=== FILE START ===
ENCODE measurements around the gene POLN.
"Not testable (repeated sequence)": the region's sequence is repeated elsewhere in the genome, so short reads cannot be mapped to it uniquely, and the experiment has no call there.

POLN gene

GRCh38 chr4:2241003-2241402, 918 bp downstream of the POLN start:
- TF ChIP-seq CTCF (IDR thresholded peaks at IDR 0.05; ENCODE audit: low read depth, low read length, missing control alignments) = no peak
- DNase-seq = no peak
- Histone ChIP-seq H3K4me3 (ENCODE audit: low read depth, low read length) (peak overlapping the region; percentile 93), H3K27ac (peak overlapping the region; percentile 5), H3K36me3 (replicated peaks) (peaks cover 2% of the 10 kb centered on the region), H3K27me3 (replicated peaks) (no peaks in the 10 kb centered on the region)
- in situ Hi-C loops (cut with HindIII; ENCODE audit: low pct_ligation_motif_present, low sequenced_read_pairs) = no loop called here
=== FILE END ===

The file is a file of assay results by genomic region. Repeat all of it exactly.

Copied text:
ENCODE measurements around the gene POLN.
"Not testable (repeated sequence)": the region's sequence is repeated elsewhere in the genome, so short reads cannot be mapped to it uniquely, and the experiment has no call there.

POLN gene

GRCh38 chr4:2241003-2241402, 918 bp downstream of the POLN start:
- TF ChIP-seq CTCF (IDR thresholded peaks at IDR 0.05; ENCODE audit: low read depth, low read length, missing control alignments) = no peak
- DNase-seq = no peak
- Histone ChIP-seq H3K4me3 (ENCODE audit: low read depth, low read length) (peak overlapping the region; percentile 93), H3K27ac (peak overlapping the region; percentile 5), H3K36me3 (replicated peaks) (peaks cover 2% of the 10 kb centered on the region), H3K27me3 (replicated peaks) (no peaks in the 10 kb centered on the region)
- in situ Hi-C loops (cut with HindIII; ENCODE audit: low pct_ligation_motif_present, low sequenced_read_pairs) = no loop called here